At-School Health and Safety. Hand washing, going potty, wiping and hygiene. Blowing nose, when to go to the nurse, when to ask to come home, protocol for drop off and pick up, where you will be, who is allowed to pick them up, a meeting place for the year, anything you want the child to know as they are out in their (protected) world on their own. Knowing that you told your child these things is as much for your mental health as it is for their safety.
Have a plan for breakfasts, and make sure the children understand expectations. Choose a handful of tried and true, easy to prepare, and consistently enjoyed, breakfast meals, and stick with them. Having four ideas written down and hanging on the fridge can save your ass on the day you slept through the alarm and are barely getting out of the house on time.
The Night Before
About two weeks before school starts, it is wise to start working on getting the kids back on a reasonable schedule. Kids that are especially effected by their sleep routine will benefit from an even longer adjustment period. Staying up late in the summer is mandatory for most kids, but that will bite everyone in the ass if you don’t break them from the habit before the alarm goes off at 6:00 am.
The Gentle Way to Get Your Kids To Adjust Their Bedtime
To determine a bedtime, begin with the time your child must be at school. Then, working backward, figure out the time needed to drive to school, what time you need to leave the house, how long it takes for your child to get ready and eat a healthy unhurried breakfast, and that will bring you to the time the child needs to wake up. From the time the child needs to wake up, subtract the number of hours the child needs to sleep, and that will bring you to their bedtime.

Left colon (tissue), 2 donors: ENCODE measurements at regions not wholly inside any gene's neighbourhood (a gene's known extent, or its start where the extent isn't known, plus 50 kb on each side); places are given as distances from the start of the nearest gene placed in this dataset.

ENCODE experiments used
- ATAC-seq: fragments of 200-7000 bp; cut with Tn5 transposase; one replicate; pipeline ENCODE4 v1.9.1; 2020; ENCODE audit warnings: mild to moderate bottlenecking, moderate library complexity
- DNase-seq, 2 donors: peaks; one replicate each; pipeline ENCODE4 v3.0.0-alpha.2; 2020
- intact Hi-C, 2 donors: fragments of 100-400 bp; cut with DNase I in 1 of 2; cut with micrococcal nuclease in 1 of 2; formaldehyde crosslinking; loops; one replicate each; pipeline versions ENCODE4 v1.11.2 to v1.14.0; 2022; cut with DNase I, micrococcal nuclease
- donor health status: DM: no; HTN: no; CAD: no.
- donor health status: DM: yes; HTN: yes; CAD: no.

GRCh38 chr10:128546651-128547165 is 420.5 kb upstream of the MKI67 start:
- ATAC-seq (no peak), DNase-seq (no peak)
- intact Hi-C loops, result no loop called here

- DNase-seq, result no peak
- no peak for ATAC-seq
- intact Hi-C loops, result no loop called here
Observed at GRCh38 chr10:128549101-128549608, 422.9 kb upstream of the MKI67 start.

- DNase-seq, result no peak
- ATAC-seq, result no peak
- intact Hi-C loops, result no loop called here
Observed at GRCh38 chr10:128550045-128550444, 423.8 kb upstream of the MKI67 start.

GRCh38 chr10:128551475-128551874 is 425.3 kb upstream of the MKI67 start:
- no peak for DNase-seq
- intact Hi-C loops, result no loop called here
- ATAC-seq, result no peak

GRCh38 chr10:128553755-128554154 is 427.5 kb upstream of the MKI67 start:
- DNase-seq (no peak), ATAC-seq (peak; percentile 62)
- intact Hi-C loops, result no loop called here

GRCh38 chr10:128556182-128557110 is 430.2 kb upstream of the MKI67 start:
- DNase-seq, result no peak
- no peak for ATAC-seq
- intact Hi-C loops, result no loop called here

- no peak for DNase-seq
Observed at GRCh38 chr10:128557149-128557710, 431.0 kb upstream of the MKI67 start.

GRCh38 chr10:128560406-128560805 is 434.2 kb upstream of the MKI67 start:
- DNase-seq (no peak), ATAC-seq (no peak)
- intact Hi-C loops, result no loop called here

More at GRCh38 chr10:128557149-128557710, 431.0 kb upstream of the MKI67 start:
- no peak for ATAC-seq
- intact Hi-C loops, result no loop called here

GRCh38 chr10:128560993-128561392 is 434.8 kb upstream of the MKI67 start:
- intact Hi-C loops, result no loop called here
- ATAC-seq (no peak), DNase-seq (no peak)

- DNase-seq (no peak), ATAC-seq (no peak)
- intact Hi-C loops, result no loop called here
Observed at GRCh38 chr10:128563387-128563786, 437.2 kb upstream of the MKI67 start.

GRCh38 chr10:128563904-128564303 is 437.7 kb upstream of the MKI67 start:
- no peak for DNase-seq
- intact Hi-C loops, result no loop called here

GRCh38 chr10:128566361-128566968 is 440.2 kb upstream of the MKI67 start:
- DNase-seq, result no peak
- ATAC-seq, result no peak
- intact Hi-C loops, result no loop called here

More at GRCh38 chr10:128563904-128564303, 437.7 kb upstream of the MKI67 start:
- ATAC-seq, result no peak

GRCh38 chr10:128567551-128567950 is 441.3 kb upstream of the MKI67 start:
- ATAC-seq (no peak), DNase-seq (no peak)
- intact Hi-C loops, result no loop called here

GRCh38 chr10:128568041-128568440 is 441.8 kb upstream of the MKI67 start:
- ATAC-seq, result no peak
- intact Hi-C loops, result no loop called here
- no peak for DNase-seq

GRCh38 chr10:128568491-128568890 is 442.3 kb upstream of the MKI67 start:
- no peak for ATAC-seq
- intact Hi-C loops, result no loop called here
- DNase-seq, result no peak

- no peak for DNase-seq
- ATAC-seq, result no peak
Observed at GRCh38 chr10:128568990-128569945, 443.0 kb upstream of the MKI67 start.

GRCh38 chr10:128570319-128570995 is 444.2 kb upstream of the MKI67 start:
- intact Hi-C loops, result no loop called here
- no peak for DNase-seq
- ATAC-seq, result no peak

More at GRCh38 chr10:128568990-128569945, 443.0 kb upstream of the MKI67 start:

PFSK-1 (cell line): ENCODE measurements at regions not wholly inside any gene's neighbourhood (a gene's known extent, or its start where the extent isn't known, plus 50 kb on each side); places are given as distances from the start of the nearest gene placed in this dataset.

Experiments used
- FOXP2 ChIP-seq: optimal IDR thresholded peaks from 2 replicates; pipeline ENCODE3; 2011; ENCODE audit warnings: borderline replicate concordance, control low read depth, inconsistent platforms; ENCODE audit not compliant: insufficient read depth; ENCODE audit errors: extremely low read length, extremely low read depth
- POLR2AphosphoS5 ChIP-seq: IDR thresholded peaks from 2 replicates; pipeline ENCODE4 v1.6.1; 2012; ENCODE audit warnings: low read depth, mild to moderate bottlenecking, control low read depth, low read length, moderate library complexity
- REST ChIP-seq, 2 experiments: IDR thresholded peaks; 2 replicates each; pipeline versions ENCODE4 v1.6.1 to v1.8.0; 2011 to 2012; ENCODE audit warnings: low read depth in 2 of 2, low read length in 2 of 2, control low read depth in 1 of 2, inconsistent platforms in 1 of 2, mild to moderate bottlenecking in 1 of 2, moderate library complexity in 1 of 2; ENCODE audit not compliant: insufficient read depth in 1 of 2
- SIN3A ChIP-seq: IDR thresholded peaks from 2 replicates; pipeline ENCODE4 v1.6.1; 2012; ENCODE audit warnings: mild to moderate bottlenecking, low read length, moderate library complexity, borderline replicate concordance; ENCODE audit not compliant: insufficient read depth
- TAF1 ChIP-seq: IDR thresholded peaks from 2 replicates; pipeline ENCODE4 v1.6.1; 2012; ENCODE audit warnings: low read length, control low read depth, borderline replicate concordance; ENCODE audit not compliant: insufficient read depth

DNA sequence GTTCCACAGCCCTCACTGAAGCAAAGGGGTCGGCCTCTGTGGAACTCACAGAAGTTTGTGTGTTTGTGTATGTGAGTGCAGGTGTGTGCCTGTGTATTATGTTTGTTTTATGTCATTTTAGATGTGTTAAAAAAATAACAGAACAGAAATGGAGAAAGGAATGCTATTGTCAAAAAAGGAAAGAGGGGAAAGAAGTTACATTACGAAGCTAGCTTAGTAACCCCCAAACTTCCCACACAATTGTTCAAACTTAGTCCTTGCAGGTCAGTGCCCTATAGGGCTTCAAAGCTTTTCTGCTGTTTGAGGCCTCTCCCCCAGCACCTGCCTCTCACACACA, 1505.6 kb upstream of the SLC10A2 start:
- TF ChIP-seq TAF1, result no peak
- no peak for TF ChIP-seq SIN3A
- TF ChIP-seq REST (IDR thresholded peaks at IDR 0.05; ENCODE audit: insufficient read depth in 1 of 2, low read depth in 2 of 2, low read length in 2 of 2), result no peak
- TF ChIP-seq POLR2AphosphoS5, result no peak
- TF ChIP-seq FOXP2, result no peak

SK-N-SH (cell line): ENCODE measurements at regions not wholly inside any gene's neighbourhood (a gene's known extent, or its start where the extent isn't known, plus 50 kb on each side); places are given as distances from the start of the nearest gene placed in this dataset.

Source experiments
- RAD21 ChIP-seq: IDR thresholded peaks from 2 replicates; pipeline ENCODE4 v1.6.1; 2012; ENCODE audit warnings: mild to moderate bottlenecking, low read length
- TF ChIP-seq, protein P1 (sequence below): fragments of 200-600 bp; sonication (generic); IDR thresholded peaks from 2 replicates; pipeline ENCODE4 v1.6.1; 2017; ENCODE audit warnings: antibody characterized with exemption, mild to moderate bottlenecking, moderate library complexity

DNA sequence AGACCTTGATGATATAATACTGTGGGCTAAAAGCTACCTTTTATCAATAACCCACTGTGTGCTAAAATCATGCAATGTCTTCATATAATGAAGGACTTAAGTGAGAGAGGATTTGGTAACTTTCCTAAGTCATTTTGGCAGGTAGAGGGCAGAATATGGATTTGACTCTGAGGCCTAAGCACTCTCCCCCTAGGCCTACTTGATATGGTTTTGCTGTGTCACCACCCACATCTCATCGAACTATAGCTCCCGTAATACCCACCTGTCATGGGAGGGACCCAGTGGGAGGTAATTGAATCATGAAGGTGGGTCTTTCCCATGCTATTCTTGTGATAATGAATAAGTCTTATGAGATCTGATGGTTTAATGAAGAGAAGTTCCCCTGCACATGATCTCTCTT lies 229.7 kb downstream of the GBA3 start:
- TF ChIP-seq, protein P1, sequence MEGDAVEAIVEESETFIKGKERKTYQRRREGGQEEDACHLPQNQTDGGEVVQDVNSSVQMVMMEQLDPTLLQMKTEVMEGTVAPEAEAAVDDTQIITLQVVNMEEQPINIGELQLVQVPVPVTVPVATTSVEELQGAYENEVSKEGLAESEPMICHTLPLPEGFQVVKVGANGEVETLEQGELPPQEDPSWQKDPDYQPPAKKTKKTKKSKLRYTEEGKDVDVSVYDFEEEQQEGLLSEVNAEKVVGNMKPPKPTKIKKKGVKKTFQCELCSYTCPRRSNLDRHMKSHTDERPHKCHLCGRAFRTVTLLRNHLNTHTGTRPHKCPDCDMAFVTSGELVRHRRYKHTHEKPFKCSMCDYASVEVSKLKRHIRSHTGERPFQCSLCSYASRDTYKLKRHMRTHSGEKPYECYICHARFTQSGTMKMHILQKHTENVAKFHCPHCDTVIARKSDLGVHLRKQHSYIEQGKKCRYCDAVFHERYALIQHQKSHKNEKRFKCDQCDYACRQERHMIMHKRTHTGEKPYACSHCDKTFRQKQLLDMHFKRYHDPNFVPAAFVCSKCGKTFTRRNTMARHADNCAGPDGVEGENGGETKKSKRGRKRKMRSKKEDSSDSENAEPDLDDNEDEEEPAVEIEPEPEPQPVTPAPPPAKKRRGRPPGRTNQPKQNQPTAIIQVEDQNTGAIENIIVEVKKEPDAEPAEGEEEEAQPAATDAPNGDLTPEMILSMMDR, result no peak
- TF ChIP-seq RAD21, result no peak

wake up time – 10 hours = bedtime
Making Daily Routines
Having a few routines that you use throughout the day is an excellent way to get your autopilot brain doing exactly what it should. I’ve written before on how important building small daily routines are.make a morning routine for the family, sit down with your timeframes from the last exercise handy, and sketch out a simple timeline for your family’s typical morning. Start with the time the each child needs to be where, and work backward, filling out the empty time slots with the essentials that must get done. Not a lot needs to happen in the morning, so try to use few steps. Some parents find success having their kids use a visual morning checklist. My girls are creatures of habit so all it takes for them are a couple of mornings of the same thing and boom. Routine established.
As important to the well-being of the child as the morning routine, is the afternoon and evening routine which encompasses everything from homework to laying the groundwork for a good nights sleep. Routines are all about autopilot; developing healthy habits so deeply ingrained that the brain can focus on other stuff while autopilot takes care of the basics.
When the evening routine for the kids concludes, I am free to run my nightly beauty routine, and there is no stress about when am I going to get a chance to do it, because the chance has been carefully built-in to mine and my family’s daily schedule.
Preparing in advance for an organized school year can go a long way in making your days run smoothly. Give everyone in your family an increased chance at daily success by keeping them motivated to stay organized. When you send those little love creatures of yours out into the world, knowing that you covered all these subjects will ease your tension and let you actually enjoy those few hours of quiet freedom every day.